15 Reasons to Love Chicago


Though it’s often called the Second City, Chicago will always be number one in the hearts and minds of many people – both residents and visitors – who are captivated by the world-class museums, funky street fests, beautiful beaches and fantastic food. Here are 15 reasons to love Chicago.

1) Think there’s a lot to see and do in Chicago? You’re right. The city is home to about 40 museums, over 200 theaters, more than 200 independent art galleries, and over 7000 restaurants.

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The Adler Planetarium opened in 1930 as the Western Hemisphere’s first planetarium. The Field Museum is home to Sue, the world’s most-complete and largest T-Rex dinosaur skeleton. When the Shedd Aquarium opened in 1930, it was the largest in the world. It has since doubled, and is now home to 32,000 marine animals. And the Lincoln Park Zoo is the country’s oldest public zoo, and one of only three free zoos in the country, with an annual attendance of about three million.

2) Chicago is extremely multi-cultural.

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After Warsaw, Chicago has the largest Polish population in the world. It’s also home to large numbers of Latinos, Italians, Irish, and other Eastern Europeans such as Serbians, Croatians, and Ukrainians. Visitors looking for some international food options can choose from Mexican, French, Italian, Thai, Croatian, Greek, Germany, Vietnamese, Korean, Ethiopian, Western African, Chinese, Indian, Swedish, and more.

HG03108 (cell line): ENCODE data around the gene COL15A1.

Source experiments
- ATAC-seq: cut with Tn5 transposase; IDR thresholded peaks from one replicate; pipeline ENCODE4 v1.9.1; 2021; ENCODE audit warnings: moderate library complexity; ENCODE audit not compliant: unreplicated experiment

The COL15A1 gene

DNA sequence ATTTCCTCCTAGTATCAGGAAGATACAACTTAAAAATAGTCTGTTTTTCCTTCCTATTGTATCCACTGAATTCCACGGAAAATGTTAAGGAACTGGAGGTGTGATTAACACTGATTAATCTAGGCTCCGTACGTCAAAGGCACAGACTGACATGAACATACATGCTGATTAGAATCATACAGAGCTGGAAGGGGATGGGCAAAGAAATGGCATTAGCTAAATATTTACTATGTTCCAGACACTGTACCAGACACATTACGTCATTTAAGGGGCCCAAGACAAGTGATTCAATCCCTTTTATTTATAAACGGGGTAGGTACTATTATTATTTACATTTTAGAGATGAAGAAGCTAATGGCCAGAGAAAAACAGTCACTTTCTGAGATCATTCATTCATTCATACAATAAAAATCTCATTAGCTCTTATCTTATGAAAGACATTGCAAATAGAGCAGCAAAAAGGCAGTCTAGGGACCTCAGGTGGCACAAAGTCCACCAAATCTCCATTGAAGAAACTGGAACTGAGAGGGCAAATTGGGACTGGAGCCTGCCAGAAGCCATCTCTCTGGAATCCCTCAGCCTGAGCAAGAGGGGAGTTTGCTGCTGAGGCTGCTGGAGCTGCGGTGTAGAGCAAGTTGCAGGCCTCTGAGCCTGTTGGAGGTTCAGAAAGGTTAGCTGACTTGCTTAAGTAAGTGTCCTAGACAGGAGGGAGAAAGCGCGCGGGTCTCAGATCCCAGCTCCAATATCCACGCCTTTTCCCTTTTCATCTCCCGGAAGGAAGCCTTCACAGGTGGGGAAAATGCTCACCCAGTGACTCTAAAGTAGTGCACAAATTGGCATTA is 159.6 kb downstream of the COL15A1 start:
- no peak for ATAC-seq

3) Chicago is resilient.

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The first skyscraper was built in Chicago….after nearly the entire city was destroyed in a fire.

In the summer of 1871, a small fire started in the O’Leary’s barn on the city’s south side. The old legend has it that a cow kicked over a lantern, but no one actually knows what started the famous inferno. The Great Chicago Fire swept across the city, consuming all the wooden buildings for 25 hours, killing nearly 300 people, leaving 100,000 without homes, and destroying 34 city blocks, 2000 acres of land, 73 miles roads, and nearly 18,000 buildings. But the fire ushered in an era of new development, and out of that the new city was born.

4) Chicago is unique.

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The Chicago River is the only river in the world that flows backwards. The flow of the Chicago River was revered so that it empties into the Mississippi River instead of Lake Michigan. Each year, the Chicago River is dyed green to celebrate St. Patrick’s Day. The Chicago Post Office located at 433 W. Van Buren is also the only postal facility in the world that you can drive a car through.

5) Chicago is big, really big. How big?

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At 2.2 million square feet, Chicago’s famous McCormick Place has the largest amount of exhibit space of any convention center in the country. Chicago is home to the world’s largest water filtration plant, the Jardine Water Purification Plant, the world’s largest cookie and cracker factory, Nabisco, and the world’s largest ice cream cone factory, Keebler. At 23.5 miles, Chicago’s Western Avenue is the world’s longest street and the Harold Washington Library is the world’s largest public library with a collection of more than 2 million books.

6) Chicago is a city of invention and a city of firsts.